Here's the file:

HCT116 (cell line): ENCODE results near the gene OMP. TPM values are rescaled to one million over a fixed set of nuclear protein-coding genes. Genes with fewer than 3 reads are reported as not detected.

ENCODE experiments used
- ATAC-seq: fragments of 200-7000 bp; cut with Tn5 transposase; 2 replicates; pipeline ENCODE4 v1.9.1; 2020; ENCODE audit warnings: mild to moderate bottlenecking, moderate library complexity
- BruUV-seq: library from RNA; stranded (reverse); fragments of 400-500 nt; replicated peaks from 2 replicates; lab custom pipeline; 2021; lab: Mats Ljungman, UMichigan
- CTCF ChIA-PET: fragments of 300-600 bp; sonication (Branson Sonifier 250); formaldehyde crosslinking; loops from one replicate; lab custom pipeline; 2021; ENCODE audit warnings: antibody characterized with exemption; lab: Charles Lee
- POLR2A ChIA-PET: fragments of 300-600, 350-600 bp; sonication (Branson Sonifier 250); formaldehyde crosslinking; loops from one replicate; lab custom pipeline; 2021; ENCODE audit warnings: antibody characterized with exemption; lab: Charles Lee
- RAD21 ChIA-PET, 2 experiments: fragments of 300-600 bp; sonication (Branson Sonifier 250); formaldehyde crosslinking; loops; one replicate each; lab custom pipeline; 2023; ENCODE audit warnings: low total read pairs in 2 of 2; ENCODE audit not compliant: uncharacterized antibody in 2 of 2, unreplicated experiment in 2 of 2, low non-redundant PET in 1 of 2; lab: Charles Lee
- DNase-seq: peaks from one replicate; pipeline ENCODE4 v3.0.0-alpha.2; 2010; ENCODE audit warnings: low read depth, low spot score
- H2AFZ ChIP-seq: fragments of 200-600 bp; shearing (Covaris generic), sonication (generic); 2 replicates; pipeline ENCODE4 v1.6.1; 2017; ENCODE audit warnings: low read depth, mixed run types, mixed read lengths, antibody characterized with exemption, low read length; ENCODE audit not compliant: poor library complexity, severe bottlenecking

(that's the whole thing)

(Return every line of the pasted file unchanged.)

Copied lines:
HCT116 (cell line): ENCODE results near the gene OMP. TPM values are rescaled to one million over a fixed set of nuclear protein-coding genes. Genes with fewer than 3 reads are reported as not detected.

ENCODE experiments used
- ATAC-seq: fragments of 200-7000 bp; cut with Tn5 transposase; 2 replicates; pipeline ENCODE4 v1.9.1; 2020; ENCODE audit warnings: mild to moderate bottlenecking, moderate library complexity
- BruUV-seq: library from RNA; stranded (reverse); fragments of 400-500 nt; replicated peaks from 2 replicates; lab custom pipeline; 2021; lab: Mats Ljungman, UMichigan
- CTCF ChIA-PET: fragments of 300-600 bp; sonication (Branson Sonifier 250); formaldehyde crosslinking; loops from one replicate; lab custom pipeline; 2021; ENCODE audit warnings: antibody characterized with exemption; lab: Charles Lee
- POLR2A ChIA-PET: fragments of 300-600, 350-600 bp; sonication (Branson Sonifier 250); formaldehyde crosslinking; loops from one replicate; lab custom pipeline; 2021; ENCODE audit warnings: antibody characterized with exemption; lab: Charles Lee
- RAD21 ChIA-PET, 2 experiments: fragments of 300-600 bp; sonication (Branson Sonifier 250); formaldehyde crosslinking; loops; one replicate each; lab custom pipeline; 2023; ENCODE audit warnings: low total read pairs in 2 of 2; ENCODE audit not compliant: uncharacterized antibody in 2 of 2, unreplicated experiment in 2 of 2, low non-redundant PET in 1 of 2; lab: Charles Lee
- DNase-seq: peaks from one replicate; pipeline ENCODE4 v3.0.0-alpha.2; 2010; ENCODE audit warnings: low read depth, low spot score
- H2AFZ ChIP-seq: fragments of 200-600 bp; shearing (Covaris generic), sonication (generic); 2 replicates; pipeline ENCODE4 v1.6.1; 2017; ENCODE audit warnings: low read depth, mixed run types, mixed read lengths, antibody characterized with exemption, low read length; ENCODE audit not compliant: poor library complexity, severe bottlenecking